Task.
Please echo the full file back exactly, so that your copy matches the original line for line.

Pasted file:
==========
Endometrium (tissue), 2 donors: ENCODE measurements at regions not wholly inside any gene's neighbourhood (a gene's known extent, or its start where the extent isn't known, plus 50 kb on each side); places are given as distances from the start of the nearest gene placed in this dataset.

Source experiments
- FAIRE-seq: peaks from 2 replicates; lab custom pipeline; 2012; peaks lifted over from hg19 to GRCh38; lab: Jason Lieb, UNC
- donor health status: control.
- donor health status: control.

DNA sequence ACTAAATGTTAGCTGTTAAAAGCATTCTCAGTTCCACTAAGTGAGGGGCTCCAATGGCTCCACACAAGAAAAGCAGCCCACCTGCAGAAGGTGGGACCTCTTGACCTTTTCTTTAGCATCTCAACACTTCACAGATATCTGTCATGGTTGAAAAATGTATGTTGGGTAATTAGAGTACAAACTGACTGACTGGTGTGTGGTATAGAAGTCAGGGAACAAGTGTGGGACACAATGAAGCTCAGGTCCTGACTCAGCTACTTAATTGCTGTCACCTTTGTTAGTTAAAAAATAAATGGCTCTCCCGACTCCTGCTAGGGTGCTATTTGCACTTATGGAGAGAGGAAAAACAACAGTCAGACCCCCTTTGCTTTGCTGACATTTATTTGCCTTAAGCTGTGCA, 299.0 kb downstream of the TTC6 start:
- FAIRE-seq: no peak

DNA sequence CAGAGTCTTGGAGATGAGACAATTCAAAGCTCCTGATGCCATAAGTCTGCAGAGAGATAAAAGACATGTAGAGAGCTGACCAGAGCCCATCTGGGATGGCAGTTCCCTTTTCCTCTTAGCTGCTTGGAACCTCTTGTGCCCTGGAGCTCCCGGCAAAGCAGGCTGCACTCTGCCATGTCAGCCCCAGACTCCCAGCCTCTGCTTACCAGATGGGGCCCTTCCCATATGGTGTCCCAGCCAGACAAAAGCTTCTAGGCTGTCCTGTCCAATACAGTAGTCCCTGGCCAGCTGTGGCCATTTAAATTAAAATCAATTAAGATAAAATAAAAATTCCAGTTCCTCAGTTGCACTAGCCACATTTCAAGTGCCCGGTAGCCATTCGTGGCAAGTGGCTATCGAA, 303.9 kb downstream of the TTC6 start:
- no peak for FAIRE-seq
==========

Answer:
Endometrium (tissue), 2 donors: ENCODE measurements at regions not wholly inside any gene's neighbourhood (a gene's known extent, or its start where the extent isn't known, plus 50 kb on each side); places are given as distances from the start of the nearest gene placed in this dataset.

Source experiments
- FAIRE-seq: peaks from 2 replicates; lab custom pipeline; 2012; peaks lifted over from hg19 to GRCh38; lab: Jason Lieb, UNC
- donor health status: control.
- donor health status: control.

DNA sequence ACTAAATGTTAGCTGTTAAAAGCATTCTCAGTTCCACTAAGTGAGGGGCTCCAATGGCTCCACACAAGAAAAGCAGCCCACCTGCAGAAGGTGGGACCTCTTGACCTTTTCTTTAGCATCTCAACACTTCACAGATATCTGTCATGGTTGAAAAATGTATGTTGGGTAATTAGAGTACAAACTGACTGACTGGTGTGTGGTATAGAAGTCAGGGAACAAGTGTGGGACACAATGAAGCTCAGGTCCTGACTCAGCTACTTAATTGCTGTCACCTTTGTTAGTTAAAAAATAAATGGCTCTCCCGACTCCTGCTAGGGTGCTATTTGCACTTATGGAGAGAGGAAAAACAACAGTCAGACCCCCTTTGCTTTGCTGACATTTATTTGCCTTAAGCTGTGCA, 299.0 kb downstream of the TTC6 start:
- FAIRE-seq: no peak

DNA sequence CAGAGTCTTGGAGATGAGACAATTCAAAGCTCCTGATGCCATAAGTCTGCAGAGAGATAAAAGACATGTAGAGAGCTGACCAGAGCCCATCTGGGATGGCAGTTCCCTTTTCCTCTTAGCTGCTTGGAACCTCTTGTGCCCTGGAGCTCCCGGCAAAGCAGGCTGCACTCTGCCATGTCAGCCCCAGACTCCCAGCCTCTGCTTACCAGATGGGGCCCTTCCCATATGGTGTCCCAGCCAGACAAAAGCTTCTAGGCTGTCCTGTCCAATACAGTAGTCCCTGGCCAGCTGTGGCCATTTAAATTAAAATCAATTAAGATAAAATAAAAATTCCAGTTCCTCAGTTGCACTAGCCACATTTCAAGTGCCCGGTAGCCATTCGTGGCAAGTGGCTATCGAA, 303.9 kb downstream of the TTC6 start:
- no peak for FAIRE-seq